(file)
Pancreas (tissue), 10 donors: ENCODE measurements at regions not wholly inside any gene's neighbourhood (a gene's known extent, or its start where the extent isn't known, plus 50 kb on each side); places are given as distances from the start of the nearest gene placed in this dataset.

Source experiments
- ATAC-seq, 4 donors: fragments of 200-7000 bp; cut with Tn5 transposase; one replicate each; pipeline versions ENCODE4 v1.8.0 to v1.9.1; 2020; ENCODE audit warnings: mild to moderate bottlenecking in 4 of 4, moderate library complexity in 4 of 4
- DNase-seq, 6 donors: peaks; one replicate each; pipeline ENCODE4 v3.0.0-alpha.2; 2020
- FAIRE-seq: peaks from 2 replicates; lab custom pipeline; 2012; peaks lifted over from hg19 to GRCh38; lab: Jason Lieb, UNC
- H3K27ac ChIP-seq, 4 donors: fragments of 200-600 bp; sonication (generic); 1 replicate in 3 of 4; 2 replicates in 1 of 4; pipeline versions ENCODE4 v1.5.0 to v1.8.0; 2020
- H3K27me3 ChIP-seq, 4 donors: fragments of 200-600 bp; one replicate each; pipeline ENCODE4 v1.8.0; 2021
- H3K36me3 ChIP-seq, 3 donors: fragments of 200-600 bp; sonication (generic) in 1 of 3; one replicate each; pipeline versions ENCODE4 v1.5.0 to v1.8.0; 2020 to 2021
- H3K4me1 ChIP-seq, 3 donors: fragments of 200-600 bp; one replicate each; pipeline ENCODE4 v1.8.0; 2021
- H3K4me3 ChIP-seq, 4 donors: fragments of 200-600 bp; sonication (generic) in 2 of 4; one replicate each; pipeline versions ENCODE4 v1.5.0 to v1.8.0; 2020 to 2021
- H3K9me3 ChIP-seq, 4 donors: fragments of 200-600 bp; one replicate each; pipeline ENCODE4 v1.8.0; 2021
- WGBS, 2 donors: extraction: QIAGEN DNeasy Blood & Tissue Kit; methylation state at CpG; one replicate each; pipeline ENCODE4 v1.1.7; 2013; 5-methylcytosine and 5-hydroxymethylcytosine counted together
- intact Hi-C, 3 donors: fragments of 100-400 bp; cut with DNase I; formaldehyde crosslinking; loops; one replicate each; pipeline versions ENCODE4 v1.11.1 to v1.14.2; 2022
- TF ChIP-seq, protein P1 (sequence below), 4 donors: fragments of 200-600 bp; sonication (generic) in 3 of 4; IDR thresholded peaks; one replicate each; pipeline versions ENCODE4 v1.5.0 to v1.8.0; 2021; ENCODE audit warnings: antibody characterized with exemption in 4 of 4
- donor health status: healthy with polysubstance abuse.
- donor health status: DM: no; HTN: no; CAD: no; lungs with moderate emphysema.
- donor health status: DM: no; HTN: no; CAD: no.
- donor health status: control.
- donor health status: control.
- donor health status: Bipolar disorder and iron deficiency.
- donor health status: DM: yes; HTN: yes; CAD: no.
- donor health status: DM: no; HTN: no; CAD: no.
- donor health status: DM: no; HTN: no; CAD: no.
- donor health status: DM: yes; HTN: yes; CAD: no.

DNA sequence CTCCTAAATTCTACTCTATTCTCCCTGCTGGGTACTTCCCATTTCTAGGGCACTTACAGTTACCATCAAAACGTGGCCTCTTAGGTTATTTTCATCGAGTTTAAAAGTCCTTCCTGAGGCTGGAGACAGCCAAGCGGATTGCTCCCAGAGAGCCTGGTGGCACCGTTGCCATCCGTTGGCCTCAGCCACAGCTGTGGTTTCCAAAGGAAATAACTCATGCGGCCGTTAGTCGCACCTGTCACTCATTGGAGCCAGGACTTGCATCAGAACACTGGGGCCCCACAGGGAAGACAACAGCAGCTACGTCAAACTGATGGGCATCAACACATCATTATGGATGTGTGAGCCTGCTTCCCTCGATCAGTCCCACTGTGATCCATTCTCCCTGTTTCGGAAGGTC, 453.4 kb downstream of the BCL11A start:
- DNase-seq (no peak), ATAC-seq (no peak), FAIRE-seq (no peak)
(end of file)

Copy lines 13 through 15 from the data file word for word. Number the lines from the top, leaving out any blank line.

- intact Hi-C, 3 donors: fragments of 100-400 bp; cut with DNase I; formaldehyde crosslinking; loops; one replicate each; pipeline versions ENCODE4 v1.11.1 to v1.14.2; 2022
- TF ChIP-seq, protein P1 (sequence below), 4 donors: fragments of 200-600 bp; sonication (generic) in 3 of 4; IDR thresholded peaks; one replicate each; pipeline versions ENCODE4 v1.5.0 to v1.8.0; 2021; ENCODE audit warnings: antibody characterized with exemption in 4 of 4
- donor health status: healthy with polysubstance abuse.